WORDS || Harrison Howard
Earlier this year, twelve members of the Indonesian Police aimed their M-16’s at the chests of Andrew Chan and Myuran Sukumaran. The shots rang out shortly after midnight on 29 April. In Australia, the move by the Indonesian Government to execute the duo was met with almost universal condemnation. For the first time in history the Australian ambassador was recalled. The Australian media went wild. And for a few weeks Chan and Sukumaran were household names – known not for their crimes, but for the actions of their executors, the Indonesian Government, which read to many Australians as a crime against humanity. But, like so many news-stories that dominate our lives for the blink of an eye, Australian discourse on death penalty ended as abruptly as it came. Surely all the furore and loudness meant something. Surely Australian and international criticism of the death penalty following the executions have propelled forth the argument for its universal abolition.
2015 has, internationally, been a mixed bag for the abolitionist cause. The beginning of 2015 gave cause for celebration amongst abolitionists. The Fijian Government in February decided to repeal the death penalty, effectively eliminating it as a practice from the Pacific region. Madagascar and the Republic of Suriname accompanied Fiji in abolition, raising the number of abolitionist countries to 101 — a clear majority over the twenty-two nations that still employ the death penalty. The Mongolian Parliament, Burkina Faso and South Korea have all announced the drafting of legislation aimed to eventually abolish the death penalty completely. Even in countries where the death penalty is strongly entrenched, movements to have it abolished have steadily grown over the last year. In the United States, 2015 saw Nebraska and Pennsylvania join the nineteen states that have all opted for abolition. And if the polls are correct US public opinion is steadily turning against the practice. Just recently, Pope Francis during his address to Congress condemned the death penalty – his address was met by a standing ovation by Republicans and Democrats alike.
On the other hand, the last year has seen a resurgence in use of the death penalty in certain regions, particularly Central and South-East Asia. For example, Saudi Arabia and Iran executed more people in the period from January to August of this year, than they did for the entirety of 2014. Across North Africa, Central Asia through to Pakistan and China, the rate of executions has been steadily increasing. The rising fear of terrorism and other perceived threats to national security in the region may help explain this trend. And with instability spreading from areas such as Libya, Yemen and Syria, to areas such as the Sinai Peninsula and western Turkey, this trend shows no signs of abating.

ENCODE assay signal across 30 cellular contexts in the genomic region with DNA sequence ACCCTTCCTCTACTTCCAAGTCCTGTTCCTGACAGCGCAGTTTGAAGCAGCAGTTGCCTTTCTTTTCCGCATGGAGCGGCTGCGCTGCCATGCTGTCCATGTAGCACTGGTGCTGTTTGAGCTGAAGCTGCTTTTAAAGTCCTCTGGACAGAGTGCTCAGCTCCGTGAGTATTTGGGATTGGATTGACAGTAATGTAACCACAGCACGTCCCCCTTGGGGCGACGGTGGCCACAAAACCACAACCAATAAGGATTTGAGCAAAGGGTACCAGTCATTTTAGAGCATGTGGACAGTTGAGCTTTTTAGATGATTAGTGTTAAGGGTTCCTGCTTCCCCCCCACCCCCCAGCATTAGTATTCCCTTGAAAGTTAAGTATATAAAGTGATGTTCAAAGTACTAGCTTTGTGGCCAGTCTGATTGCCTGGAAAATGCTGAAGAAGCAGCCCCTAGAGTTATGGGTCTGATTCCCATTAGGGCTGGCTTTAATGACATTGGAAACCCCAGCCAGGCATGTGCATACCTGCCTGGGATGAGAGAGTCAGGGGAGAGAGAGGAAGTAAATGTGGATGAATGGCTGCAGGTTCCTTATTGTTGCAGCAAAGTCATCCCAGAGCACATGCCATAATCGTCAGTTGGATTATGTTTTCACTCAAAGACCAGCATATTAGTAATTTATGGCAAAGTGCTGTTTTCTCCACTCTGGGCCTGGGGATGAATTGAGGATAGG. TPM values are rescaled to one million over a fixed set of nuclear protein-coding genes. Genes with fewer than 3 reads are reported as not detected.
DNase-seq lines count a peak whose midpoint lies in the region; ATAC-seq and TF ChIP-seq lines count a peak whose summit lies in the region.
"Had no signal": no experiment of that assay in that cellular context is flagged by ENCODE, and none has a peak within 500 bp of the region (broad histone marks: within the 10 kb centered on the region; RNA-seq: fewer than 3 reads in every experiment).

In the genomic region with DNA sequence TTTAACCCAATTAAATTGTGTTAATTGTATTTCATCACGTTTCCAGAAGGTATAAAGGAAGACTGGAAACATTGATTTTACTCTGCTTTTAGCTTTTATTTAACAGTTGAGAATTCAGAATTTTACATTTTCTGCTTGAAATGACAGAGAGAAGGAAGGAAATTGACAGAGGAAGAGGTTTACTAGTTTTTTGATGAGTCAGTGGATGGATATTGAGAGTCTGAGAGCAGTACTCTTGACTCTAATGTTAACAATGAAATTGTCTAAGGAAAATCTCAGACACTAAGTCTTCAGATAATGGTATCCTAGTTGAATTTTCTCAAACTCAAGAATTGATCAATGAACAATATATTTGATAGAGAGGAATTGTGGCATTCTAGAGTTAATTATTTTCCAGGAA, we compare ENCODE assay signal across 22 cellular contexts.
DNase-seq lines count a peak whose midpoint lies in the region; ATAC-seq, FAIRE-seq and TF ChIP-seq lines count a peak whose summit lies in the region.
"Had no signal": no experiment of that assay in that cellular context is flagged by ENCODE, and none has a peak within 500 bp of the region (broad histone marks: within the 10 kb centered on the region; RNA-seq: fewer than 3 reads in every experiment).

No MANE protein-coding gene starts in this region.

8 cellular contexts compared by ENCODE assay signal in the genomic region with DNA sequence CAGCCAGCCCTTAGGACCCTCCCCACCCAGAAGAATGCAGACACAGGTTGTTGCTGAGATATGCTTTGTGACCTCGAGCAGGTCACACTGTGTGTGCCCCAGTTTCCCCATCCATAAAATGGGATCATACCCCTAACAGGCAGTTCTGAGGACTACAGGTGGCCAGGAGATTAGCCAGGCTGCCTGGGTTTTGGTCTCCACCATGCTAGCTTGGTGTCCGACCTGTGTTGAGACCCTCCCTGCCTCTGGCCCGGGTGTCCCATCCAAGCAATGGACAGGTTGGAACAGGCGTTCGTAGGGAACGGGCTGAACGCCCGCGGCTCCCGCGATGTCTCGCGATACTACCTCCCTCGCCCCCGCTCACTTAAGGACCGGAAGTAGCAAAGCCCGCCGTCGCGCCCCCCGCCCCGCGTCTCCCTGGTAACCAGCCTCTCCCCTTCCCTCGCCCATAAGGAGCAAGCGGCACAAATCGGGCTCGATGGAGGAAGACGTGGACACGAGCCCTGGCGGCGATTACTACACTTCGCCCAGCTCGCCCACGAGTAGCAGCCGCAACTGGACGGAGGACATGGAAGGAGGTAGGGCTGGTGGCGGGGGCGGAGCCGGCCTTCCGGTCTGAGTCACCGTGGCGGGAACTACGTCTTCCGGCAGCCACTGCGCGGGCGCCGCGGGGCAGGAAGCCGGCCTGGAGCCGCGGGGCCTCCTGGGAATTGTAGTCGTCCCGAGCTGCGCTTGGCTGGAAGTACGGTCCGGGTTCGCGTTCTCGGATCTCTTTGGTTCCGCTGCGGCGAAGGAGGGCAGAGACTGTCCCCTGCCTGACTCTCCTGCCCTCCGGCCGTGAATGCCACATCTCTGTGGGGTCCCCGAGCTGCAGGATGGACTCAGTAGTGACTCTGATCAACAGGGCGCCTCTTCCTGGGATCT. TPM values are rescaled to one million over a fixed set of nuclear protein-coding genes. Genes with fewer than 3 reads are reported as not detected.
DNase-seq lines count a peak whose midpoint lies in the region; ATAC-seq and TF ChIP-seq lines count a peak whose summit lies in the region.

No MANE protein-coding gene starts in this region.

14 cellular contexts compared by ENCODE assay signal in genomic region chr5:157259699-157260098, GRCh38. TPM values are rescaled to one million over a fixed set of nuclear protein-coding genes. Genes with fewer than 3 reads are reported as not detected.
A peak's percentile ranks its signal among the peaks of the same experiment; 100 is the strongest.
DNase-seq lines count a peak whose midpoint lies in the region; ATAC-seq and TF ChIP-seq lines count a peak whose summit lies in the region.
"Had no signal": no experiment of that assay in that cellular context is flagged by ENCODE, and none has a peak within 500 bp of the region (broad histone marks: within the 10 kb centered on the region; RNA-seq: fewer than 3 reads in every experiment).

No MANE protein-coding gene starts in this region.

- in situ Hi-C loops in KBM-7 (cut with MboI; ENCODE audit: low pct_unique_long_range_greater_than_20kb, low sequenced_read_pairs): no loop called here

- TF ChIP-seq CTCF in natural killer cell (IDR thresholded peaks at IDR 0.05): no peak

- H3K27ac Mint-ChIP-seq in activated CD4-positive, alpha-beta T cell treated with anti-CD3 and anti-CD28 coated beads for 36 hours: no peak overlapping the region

A number of countries have in fact chosen to reintroduce the death penalty. In December 2014, following a Taliban attack upon a school in Peshawar, Pakistan chose to lift its six-year suspension of the death penalty and has, as of August 2015, already executed 150 people. Singapore also lifted its suspension of the death penalty in 2012, and Sri Lanka along with Papua New Guinea plan to reintroduce the practice within the year.
So what does this mean for Australia? Australia finds itself in an odd geo-political position – caught between the Pacific nations to our east, who have universally abolished the death penalty – and to the north, the Asian continent, which executes more people than any other in the world. Starting at home, the execution of Andrew Chan and Myuran Sukumaran solidified Australia’s view of the death penalty. Following the executions, polls done by the Lowy Institute for International Policy showed that seventy-one per cent of Australians thought that the death penalty should be universally abolished. In the same poll however, only fourty-two per cent of Australians supported the recall of Australia’s ambassador to Indonesia — representing a clear divergence between how Australians view the death penalty, and what they’re actually willing to do about it. What is clear is that the overwhelming majority of the Australian people, along with their Government, abhor the death penalty. What is unclear is how we as a nation will react when our citizens are again put before a firing squad. And, with nine Australians facing the death penalty in China alone, with Indonesia promising to execute a further 125 people, and with Papua New Guinea planning to reintroduce the death penalty – it’s only a matter of time before Australia faces this quandary again.
*Harrison Howard is a member of the Macquarie University Politics Society. More articles can be found at their website; mqups.com and Facebook page.